Poetry

Lectionary Poetry – 12th Sunday After Pentecost ( Year B )

With the dawn of a new church year, we have launched a new feature on our website, a weekly post of poetry that resonates with the lectionary readings for that week (Revised Common Lectionary).

 
 

*** Revised Common Lectionary ***

Lectionary Reading:
John 6:51-58

 
 

 CLASSIC POEM:

The Bugler’s First Communion
Gerard Manley Hopkins

A BUGLAR boy from barrack (it is over the hill
There)—boy bugler, born, he tells me, of Irish
Mother to an English sire (he
Shares their best gifts surely, fall how things will),

This very very day came down to us after a boon he on
My late being there begged of me, overflowing
Boon in my bestowing,
Came, I say, this day to it—to a First Communion.

Here he knelt then ín regimental red.
Forth Christ from cupboard fetched, how fain I of feet
To his youngster take his treat!
Low-latched in leaf-light housel his too huge godhead.

There! and your sweetest sendings, ah divine,
By it, heavens, befall him! as a heart Christ’s darling, dauntless;
Tongue true, vaunt- and tauntless;
Breathing bloom of a chastity in mansex fine.

Frowning and forefending angel-warder
Squander the hell-rook ranks sally to molest him;
March, kind comrade, abreast him;
Dress his days to a dexterous and starlight order.

How it dóes my heart good, visiting at that bleak hill,
When limber liquid youth, that to all I teach
Yields tender as a pushed peach,
Hies headstrong to its wellbeing of a self-wise self-will!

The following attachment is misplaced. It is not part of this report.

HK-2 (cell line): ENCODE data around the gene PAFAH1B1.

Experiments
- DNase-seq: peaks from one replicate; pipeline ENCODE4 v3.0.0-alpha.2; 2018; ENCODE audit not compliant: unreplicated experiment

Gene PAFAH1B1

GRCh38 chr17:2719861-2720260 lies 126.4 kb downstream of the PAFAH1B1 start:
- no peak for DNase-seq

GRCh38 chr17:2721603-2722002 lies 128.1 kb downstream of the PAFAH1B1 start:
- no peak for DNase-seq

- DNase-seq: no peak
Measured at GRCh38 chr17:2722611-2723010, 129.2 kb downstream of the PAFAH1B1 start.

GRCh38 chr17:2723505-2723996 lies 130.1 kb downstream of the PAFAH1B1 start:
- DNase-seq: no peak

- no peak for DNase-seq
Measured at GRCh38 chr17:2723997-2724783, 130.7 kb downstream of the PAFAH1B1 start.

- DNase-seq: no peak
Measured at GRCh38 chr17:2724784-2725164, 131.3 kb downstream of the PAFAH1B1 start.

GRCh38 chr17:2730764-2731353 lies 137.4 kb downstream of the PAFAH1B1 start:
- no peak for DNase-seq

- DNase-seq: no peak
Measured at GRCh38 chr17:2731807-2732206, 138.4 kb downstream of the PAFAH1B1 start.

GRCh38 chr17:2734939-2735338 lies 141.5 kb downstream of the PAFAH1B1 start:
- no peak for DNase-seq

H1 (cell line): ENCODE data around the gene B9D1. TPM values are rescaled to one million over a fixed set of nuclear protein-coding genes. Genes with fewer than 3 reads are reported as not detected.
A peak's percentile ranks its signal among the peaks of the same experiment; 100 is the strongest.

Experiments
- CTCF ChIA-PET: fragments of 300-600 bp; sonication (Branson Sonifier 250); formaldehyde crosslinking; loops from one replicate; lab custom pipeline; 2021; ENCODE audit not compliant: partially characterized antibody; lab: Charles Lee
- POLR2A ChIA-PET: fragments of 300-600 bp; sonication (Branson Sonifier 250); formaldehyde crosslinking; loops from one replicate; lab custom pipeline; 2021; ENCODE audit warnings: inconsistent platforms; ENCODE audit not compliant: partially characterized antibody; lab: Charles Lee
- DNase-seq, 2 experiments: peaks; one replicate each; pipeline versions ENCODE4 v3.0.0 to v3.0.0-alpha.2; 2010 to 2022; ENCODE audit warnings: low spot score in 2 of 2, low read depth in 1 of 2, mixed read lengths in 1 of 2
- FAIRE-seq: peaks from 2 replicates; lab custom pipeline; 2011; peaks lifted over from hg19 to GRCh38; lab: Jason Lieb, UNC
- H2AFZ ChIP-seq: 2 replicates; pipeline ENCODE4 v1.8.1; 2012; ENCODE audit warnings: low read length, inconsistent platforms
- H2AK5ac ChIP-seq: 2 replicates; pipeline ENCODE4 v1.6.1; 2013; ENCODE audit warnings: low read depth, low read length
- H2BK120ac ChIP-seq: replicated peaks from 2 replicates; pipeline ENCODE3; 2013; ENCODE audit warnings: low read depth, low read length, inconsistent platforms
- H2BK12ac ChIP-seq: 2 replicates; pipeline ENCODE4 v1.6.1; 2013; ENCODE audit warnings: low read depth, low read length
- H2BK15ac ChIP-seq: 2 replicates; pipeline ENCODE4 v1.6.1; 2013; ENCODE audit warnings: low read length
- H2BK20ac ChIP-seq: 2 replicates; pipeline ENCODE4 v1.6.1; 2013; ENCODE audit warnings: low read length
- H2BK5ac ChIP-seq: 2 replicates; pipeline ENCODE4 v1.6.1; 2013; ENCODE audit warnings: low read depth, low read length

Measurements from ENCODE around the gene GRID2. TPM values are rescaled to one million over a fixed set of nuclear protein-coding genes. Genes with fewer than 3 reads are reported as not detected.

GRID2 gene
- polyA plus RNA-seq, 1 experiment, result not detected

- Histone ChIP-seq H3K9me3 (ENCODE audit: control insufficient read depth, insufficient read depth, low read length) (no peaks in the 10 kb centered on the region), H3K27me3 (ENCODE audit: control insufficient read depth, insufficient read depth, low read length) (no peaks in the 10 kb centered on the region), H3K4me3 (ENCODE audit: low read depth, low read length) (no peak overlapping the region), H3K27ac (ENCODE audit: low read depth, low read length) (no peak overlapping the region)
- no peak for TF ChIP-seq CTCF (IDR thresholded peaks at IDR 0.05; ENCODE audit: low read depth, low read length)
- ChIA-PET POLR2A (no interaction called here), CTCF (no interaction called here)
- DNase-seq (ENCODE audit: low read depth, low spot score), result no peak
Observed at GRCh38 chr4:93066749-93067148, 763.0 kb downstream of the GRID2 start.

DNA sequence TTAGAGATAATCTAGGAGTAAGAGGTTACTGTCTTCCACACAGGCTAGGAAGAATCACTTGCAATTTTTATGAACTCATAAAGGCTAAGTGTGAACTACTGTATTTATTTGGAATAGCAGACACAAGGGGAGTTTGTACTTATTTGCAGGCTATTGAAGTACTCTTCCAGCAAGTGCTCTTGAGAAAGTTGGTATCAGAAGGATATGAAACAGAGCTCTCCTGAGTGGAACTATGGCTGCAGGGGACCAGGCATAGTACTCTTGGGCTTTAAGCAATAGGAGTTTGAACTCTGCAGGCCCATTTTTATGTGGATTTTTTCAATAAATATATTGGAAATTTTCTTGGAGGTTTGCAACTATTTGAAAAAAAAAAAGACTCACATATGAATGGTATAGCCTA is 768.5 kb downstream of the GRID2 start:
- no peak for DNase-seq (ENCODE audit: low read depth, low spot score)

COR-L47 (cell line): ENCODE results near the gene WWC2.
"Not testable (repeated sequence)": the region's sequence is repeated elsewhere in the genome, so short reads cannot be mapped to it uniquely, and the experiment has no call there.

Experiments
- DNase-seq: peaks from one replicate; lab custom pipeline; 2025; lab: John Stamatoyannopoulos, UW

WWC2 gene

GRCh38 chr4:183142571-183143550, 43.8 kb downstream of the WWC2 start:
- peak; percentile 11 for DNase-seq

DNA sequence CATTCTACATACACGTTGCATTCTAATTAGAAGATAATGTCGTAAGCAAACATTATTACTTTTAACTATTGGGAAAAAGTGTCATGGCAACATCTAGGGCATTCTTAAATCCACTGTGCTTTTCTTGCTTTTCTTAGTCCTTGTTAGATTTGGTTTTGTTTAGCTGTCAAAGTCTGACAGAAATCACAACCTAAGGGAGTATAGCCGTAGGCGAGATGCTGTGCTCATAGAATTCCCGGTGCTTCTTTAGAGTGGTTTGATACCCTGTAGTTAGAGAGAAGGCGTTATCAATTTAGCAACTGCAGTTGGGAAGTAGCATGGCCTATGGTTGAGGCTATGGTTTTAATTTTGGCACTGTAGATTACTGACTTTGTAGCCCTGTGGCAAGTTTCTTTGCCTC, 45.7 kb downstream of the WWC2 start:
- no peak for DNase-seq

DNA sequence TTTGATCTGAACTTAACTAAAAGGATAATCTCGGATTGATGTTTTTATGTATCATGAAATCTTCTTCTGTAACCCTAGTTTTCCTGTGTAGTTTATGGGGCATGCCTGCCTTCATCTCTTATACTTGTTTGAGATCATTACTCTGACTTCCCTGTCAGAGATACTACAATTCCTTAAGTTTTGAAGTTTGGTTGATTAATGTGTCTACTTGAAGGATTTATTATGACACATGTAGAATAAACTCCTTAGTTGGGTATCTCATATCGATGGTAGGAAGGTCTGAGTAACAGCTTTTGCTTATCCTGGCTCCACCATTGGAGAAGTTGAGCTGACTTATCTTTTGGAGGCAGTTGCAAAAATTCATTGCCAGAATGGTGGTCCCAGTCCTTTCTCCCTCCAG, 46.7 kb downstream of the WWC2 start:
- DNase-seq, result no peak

Then though I should tread tufts of consolation
Dáys áfter, só I in a sort deserve to
And do serve God to serve to
Just such slips of soldiery Christ’s royal ration.

Nothing élse is like it, no, not all so strains
Us: fresh youth fretted in a bloomfall all portending
That sweet’s sweeter ending;
Realm both Christ is heir to and thére réigns.

O now well work that sealing sacred ointment!
O for now charms, arms, what bans off bad
And locks love ever in a lad!
Let mé though see no more of him, and not disappointment

Those sweet hopes quell whose least me quickenings lift,
In scarlet or somewhere of some day seeing
That brow and bead of being,
An our day’s God’s own Galahad. Though this child’s drift

Seems by a divíne doom chánnelled, nor do I cry
Disaster there; but may he not rankle and roam
In backwheels though bound home?—
That left to the Lord of the Eucharist, I here lie by;

Recorded only, I have put my lips on pleas
Would brandle adamantine heaven with ride and jar, did
Prayer go disregarded:
Forward-like, but however, and like favourable heaven heard these.

*** This poem is in the public domain, 
  and may be read in a live-streamed worship service.

 
 

CONTEMPORARY POEM:

The Vast Ocean Begins Just Outside Our Church: The Eucharist
Mary Oliver

Snippet:

Something has happened
to the bread
and the wine.

READ THE FULL POEM ]

 
 

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C. Christopher Smith is the founding editor of The Englewood Review of Books. He is also author of a number of books, including most recently How the Body of Christ Talks: Recovering the Practice of Conversation in the Church (Brazos Press, 2019). Connect with him online at: C-Christopher-Smith.com

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